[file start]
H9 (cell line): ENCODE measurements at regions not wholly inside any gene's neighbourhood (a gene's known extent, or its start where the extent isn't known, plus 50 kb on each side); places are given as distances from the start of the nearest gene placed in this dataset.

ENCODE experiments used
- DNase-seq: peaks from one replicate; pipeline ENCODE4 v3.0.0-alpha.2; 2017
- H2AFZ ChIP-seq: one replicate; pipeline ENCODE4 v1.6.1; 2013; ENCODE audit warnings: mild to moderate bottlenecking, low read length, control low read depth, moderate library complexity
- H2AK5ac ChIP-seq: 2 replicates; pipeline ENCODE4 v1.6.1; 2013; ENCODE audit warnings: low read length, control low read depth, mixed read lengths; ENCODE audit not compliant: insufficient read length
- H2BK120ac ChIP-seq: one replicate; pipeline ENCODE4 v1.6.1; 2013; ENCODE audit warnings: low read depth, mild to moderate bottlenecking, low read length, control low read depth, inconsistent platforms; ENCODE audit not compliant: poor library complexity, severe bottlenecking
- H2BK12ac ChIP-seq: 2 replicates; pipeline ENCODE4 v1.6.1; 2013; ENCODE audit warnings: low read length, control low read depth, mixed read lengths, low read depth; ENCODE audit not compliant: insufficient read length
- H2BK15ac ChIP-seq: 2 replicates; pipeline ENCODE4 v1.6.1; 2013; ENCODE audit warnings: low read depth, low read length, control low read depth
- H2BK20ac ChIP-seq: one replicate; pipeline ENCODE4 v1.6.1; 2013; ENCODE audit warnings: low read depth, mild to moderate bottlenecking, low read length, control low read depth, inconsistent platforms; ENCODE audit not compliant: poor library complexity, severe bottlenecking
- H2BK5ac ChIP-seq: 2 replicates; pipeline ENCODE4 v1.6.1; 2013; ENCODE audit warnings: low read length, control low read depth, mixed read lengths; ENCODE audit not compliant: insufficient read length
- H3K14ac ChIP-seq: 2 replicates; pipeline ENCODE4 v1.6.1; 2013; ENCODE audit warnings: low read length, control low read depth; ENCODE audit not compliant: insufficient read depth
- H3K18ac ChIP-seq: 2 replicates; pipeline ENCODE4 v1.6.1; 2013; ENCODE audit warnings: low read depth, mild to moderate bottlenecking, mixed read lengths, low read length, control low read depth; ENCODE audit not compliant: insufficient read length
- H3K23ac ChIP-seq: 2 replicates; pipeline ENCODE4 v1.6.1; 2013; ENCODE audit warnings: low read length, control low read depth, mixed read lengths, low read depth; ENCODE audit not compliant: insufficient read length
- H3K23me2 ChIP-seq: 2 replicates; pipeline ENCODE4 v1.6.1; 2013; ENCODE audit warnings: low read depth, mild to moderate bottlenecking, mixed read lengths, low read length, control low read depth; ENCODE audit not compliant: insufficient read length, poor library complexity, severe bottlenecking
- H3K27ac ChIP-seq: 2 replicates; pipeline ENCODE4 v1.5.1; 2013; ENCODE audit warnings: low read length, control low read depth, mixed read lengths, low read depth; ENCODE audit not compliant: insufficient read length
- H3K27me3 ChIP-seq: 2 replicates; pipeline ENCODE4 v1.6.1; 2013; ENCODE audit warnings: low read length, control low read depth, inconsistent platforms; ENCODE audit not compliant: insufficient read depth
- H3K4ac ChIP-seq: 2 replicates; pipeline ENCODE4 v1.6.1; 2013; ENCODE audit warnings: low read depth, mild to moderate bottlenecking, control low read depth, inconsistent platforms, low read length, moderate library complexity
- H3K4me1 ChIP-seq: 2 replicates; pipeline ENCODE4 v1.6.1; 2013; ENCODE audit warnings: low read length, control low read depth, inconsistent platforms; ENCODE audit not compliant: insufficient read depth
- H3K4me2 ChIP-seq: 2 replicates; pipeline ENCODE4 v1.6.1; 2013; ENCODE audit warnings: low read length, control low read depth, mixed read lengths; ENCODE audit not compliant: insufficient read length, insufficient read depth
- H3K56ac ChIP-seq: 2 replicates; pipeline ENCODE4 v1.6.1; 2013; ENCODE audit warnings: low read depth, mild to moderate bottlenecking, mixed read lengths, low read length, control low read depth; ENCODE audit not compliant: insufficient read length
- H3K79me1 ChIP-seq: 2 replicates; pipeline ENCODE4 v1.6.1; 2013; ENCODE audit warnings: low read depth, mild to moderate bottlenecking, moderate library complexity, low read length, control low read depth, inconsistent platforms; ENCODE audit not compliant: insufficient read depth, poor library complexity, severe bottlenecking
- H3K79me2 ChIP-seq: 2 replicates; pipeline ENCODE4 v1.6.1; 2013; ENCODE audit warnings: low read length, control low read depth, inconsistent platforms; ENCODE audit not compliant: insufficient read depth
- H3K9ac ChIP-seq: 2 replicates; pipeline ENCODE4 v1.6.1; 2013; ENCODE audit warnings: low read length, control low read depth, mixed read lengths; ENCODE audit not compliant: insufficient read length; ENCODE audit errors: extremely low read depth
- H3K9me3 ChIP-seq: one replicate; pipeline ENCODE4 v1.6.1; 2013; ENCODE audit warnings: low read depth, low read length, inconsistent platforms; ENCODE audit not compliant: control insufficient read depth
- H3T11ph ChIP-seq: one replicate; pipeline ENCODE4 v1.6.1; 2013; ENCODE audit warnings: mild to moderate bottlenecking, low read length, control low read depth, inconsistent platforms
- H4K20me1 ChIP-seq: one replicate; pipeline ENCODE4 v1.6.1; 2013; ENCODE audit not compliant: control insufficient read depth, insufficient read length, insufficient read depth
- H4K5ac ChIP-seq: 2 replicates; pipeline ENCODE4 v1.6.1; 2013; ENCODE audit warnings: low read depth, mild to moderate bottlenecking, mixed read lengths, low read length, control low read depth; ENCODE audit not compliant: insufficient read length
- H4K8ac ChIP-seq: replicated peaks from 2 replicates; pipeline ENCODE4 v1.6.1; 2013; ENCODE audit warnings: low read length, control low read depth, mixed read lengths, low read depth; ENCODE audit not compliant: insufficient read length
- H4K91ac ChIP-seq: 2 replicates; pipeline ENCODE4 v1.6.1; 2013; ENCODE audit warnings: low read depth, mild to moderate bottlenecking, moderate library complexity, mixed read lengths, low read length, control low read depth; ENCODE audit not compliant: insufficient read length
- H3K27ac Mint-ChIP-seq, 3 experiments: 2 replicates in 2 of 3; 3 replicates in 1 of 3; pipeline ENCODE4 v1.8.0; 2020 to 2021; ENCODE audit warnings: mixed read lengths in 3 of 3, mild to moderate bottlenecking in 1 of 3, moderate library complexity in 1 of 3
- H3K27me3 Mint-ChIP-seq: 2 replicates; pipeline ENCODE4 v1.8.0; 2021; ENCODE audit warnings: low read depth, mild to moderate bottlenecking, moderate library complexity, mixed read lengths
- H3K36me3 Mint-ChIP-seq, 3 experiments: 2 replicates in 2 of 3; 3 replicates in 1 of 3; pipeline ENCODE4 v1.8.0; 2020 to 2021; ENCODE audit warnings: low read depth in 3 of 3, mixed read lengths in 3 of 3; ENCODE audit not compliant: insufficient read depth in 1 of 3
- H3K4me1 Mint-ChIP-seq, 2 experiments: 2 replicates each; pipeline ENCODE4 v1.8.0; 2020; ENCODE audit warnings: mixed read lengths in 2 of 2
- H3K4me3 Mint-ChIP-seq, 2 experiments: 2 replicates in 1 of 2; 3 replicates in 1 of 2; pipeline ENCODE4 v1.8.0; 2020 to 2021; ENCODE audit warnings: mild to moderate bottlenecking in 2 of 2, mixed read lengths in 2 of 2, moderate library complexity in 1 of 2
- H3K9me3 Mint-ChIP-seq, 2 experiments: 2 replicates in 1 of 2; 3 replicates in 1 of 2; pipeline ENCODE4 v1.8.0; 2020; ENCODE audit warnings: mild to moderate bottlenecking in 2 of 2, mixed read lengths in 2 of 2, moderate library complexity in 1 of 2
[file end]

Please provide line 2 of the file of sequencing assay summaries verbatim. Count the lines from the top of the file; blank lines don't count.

ENCODE experiments used